This blog is based on a series of 6 articles published recently in The Denver Post about the overprescription of powerful psychotropic medication to foster children. The jourrnalists found that while it’s a national epidemic, in Colorado, efforts to curb the problem are lagging other states.
The article excerpted below, Drug Firms Have Used Dangerous Tactics to Drive Sales to Treat Kids, focuses on the way that, over decades, the pharmaceutical industry has pushed aggressively to market psychotropics to children and tap into the lucrative Medicaid system.
By Christopher N. Osher and Jennifer Brown
Pharmaceutical companies wooed academic leaders, ghostwrote articles, suppressed damaging health data and lavished doctors with gifts to make prescribing powerful psychotropic drugs to children a blockbuster profit center, a trail of lawsuits over the past two decades shows.
The push succeeded in reaching a particularly vulnerable group: foster children, who experts say often struggle to cope with trauma that psychotropic drugs don’t heal.
A Denver Post investigation into antipsychotic use found that foster children were prescribed the potent mood-altering drugs at a rate 12 times higher than that of other children on Medicaid in Colorado in 2012. Dosages and rates of multidrug prescriptions also were high among foster children in this state.
In Colorado, nine of the top 10 most prescribed drugs for foster children in the Medicaid program are psychotropics, according to the most recently available data. In contrast, for non-foster children, only one psychotropic is among the top 10 most prescribed drugs in Medicaid.
Pharmaceutical firms say the explosive growth has filled an important need and deny that the growth was driven by inappropriate marketing. Officials with those companies say many more people whose symptoms haven’t yet been addressed and aren’t taking the drugs could benefit from taking antidepressants and anti-psychotics.
But many child health experts warn that the increase comes at a tremendous cost to public health programs and at great risk to children. Antipsychotics have been linked to weight gain and diabetes in children and growth of breasts in boys. The FDA has warned that antidepressants increase suicidal behavior and thinking in children and adolescents.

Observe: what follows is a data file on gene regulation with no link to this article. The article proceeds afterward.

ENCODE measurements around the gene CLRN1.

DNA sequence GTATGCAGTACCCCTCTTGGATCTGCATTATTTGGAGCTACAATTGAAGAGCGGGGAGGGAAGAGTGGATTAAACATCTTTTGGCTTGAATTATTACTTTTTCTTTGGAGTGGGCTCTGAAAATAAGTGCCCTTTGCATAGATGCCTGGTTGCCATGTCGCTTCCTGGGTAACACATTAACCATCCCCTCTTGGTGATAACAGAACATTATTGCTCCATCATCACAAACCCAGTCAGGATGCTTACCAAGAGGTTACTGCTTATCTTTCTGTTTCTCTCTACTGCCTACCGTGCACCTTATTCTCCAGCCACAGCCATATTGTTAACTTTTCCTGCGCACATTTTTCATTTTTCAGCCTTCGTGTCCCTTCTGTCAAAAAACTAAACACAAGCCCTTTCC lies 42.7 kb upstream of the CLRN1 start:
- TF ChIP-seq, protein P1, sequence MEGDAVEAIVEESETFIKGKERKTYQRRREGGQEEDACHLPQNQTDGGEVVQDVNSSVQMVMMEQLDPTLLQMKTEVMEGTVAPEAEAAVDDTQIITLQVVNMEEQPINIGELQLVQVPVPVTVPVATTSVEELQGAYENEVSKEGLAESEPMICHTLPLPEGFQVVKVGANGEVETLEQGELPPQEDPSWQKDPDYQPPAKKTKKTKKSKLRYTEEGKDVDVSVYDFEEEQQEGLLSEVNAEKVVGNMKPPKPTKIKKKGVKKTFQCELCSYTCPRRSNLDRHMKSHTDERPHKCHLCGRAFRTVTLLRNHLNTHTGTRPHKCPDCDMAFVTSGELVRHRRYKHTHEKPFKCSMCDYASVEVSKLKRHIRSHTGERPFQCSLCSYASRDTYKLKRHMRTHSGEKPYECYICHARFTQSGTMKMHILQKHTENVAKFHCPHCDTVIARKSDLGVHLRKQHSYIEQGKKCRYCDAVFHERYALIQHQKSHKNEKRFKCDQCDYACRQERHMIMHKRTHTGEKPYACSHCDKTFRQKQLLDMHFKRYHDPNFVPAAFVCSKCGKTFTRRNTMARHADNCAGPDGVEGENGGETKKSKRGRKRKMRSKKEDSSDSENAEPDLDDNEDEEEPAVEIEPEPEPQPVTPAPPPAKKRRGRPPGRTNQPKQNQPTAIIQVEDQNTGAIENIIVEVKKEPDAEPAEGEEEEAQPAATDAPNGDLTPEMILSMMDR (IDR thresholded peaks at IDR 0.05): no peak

“We really don’t know enough about the safety and effectiveness of these drugs,” said Dr. Tobias Gerhard, an assistant professor at Rutgers University who has studied the growth in prescribing antipsychotics to children and adolescents.
At least three-quarters of the children prescribed antipsychotics through Medicaid took them for issues beyond FDA-approved uses for the drugs, a Rutgers University study [co-authored by Dr. Gerhard] found. The drugs often are prescribed for attention-deficit hyperactivity disorder, conduct disorder, anxiety or depression, none of which is a condition the FDA has approved for treatment by antipsychotics in children, the study found.
Since 2008, pharmaceutical companies have agreed to pay more than $13 billion to resolve U.S. Department of Justice allegations of fraudulent marketing practices.
While the court settlements seem big, they don’t compare to the profits the sales of the drugs generate, said Stephen Sheller, a Philadelphia lawyer who worked with the justice department on a whistle-blower lawsuit involving Risperdal.
Meanwhile, lawsuits against pharmaceutical firms alleging violations of the federal false-claims act continue to be filed at a rapid pace. The justice department says 500 health care fraud act lawsuits were filed last year, the most ever in a year.
“Nothing is going to change significantly until a few top people go to jail,” Sheller said. “There is too much money to gain by marketing the drugs illegally.”
About the drugs
Psychotropics: A broad class of medications made of chemicals that alter brain function, including mood and behavior; these include antidepressants, anti-anxiety drugs and attention-deficit-disorder drugs.
Antipsychotics: The most powerful drugs in the broader class of psychotropics; have been linked to diabetes and weight gain in children, and growth of breasts in boys.
Atypicals: The latest generation of antipsychotic medications, with brand names such as Abilify, Zyprexa and Risperdal.
About the series
This investigation by The Denver Post into psychotropic drug use by foster children stems from The Post’s “Failed to Death” series on Colorado’s child-welfare system that ran in 2012.
The overprescription of powerful psychotropic medication to foster children is a national epidemic — yet in Colorado, efforts to curb the problem lag some states.
The Post obtained unpublished state data and reports, interviewed foster families and children, reviewed other states’ efforts and examined promising new therapies.
Other stories in the series include:
- Meds, lack of oversight put emphasis on survival
- Colorado’s monitoring of psychotropics trails other states’ efforts
- New thinking on brain-science therapies could help foster kids
- Mother wishes she had restricted flow of prescription drugs to her son
- Colorado responds slowly to psychotropic drug use among foster kids
(Excerpted with permission from The Denver Post. Read the full article.)